Martin Luther King Jr. Day is a United States holiday marking the birthdate of Rev. Dr. Martin Luther King, Jr., observed on the third Monday of January each year, around the time of King’s birthday, January 15.
King was the chief spokesman for nonviolent activism in the civil rights movement, which successfully protested racial discrimination in federal and state law. He was assassinated in 1968.
The federal holiday in King’s honor was officially observed in all 50 states for the first time in 2000.
Martin Luther King Jr. Day was founded as a holiday promoted by labor unions in contract negotiations.
At the White House Rose Garden on November 2, 1983, United States President Ronald Reagan signed a bill, proposed by Representative Katie Hall of Indiana, creating a federal holiday to honor King.
It was observed for the first time on January 20, 1986.
The bill established the Martin Luther King, Jr. Federal Holiday Commission to oversee observance of the holiday, and Coretta Scott King was made a member of this commission for life by United States President George H. W. Bush in May, 1989.
President George H. W. Bush signs Martin Luther King Day Proclamation.
On May 2, 2000, South Carolina governor Jim Hodges signed a bill to make Martin Luther King, Jr.’s birthday an official state holiday. South Carolina was the last state to recognize the day as a paid holiday for all state employees. Prior to this, employees could choose between celebrating Martin Luther King Day or one of three Confederate holidays.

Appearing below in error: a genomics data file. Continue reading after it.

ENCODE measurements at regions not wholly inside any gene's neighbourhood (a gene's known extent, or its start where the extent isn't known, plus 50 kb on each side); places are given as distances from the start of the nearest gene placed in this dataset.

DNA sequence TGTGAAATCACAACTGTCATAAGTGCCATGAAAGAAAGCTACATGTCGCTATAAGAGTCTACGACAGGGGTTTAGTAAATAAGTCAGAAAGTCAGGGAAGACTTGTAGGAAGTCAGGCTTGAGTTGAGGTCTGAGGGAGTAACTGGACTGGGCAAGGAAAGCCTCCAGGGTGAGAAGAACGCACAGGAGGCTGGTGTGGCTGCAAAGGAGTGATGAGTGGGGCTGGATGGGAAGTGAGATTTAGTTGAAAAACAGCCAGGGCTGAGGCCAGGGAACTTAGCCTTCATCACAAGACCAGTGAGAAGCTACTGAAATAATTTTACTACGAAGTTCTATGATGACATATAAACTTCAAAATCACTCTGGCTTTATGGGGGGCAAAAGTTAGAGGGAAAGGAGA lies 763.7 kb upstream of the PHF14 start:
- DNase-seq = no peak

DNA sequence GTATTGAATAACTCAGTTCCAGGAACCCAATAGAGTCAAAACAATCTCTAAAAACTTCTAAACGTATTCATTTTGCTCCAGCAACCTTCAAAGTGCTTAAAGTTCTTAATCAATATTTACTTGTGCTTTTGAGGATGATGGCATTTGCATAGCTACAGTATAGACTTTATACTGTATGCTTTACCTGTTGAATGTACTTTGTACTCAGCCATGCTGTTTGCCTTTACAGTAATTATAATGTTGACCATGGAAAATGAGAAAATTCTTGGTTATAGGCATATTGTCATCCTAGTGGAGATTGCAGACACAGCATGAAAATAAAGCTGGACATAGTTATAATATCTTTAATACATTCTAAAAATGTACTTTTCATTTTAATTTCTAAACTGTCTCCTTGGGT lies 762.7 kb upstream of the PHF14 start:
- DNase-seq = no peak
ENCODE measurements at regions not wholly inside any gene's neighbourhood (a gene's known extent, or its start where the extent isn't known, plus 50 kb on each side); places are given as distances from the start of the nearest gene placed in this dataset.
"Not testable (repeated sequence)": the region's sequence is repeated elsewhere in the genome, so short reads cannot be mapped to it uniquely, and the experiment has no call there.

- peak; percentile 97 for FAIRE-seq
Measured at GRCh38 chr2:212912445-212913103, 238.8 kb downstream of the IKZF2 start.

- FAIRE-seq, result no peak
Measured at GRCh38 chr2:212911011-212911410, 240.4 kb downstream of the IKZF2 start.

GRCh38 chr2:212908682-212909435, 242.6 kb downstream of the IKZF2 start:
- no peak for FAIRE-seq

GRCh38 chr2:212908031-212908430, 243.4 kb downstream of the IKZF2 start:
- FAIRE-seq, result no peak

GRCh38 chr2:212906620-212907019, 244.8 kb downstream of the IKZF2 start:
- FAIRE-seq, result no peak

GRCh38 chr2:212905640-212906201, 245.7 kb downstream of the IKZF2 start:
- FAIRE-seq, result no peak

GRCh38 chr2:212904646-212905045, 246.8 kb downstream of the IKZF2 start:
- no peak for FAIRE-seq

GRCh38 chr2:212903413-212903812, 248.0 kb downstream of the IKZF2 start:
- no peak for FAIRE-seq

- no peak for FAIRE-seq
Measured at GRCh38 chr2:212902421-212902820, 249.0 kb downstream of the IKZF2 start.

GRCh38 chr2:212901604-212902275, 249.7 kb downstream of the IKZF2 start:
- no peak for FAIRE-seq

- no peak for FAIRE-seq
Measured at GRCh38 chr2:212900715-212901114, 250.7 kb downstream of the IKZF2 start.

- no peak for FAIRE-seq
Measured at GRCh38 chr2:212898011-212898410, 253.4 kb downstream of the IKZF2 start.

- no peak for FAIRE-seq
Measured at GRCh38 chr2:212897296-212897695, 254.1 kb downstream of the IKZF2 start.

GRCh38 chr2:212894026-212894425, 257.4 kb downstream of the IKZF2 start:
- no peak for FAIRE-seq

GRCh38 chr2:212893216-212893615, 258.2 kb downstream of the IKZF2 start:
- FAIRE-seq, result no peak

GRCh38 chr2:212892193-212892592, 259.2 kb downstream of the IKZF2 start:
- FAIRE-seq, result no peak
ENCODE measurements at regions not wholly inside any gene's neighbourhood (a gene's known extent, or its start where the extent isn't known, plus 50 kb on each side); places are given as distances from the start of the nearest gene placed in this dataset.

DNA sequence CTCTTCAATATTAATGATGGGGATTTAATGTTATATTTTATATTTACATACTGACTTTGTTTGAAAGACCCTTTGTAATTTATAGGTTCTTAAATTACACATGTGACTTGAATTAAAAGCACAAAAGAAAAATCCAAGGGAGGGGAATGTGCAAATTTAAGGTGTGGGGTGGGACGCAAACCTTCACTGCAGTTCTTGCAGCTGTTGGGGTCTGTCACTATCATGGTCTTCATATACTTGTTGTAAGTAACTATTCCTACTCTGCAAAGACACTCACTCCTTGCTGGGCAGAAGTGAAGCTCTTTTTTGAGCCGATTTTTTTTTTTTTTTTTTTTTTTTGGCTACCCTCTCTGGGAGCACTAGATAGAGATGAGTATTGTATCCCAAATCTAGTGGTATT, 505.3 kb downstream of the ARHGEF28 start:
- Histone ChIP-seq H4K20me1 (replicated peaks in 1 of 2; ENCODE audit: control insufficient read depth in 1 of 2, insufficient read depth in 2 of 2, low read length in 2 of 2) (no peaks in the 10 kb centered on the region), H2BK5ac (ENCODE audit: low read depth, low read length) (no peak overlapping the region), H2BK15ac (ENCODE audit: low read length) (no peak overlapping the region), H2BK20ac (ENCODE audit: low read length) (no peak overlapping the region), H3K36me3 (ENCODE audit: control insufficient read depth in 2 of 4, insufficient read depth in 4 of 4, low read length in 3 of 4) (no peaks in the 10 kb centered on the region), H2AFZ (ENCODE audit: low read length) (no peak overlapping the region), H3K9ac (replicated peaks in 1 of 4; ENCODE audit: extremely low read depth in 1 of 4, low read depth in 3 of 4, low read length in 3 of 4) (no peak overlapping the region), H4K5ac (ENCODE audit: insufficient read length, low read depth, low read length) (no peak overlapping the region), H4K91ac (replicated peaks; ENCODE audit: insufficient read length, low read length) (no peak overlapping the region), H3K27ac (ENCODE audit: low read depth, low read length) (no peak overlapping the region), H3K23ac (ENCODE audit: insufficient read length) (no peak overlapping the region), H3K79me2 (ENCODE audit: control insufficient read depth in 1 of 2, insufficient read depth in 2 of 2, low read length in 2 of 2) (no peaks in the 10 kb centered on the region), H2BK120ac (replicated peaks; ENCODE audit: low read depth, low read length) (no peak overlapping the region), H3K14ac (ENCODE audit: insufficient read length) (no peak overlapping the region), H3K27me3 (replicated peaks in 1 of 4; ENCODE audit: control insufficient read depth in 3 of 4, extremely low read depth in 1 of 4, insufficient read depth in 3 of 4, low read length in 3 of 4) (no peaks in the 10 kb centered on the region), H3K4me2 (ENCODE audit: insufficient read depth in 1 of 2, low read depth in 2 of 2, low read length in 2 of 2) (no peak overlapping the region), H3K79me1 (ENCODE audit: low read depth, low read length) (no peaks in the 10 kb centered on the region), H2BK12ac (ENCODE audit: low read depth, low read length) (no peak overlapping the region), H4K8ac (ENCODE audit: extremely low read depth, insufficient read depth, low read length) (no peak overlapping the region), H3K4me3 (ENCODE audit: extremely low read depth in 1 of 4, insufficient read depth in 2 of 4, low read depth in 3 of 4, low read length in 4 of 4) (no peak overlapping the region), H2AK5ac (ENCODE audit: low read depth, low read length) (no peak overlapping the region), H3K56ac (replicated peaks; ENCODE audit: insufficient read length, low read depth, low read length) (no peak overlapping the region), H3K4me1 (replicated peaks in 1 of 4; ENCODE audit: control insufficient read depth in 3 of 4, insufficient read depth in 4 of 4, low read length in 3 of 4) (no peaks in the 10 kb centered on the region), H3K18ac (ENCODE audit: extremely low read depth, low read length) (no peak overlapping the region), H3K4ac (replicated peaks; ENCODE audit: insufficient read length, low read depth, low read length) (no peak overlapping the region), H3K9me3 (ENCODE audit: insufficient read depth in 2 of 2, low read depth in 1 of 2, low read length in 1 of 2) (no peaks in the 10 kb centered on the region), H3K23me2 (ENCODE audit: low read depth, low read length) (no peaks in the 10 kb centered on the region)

In Utah, the holiday was known as “Human Rights Day” until the year 2000. Governor Michael O. Leavitt signed the bill officially naming the holiday “Martin Luther King, Jr. Day”.
In Virginia, it was known as Lee-Jackson-King Day. The incongruous nature of the holiday, which simultaneously celebrated the lives of Confederate Army generals and a civil rights icon, did not escape the notice of Virginia lawmakers. In 2000, a Martin Luther King Day was established in Virginia.
In Arizona Martin Luther King, Jr. Day is known as “Martin Luther King Day”, while in New Hampshire, its official name is “Martin Luther King, Jr. Civil Rights Day”.
Outside the US one place where this day is observed as important is in the Japanese city of Hiroshima under mayor Tadatoshi Akiba, who holds a special banquet at the mayor’s office as an act of unifying his city’s call for peace with King’s message of human rights.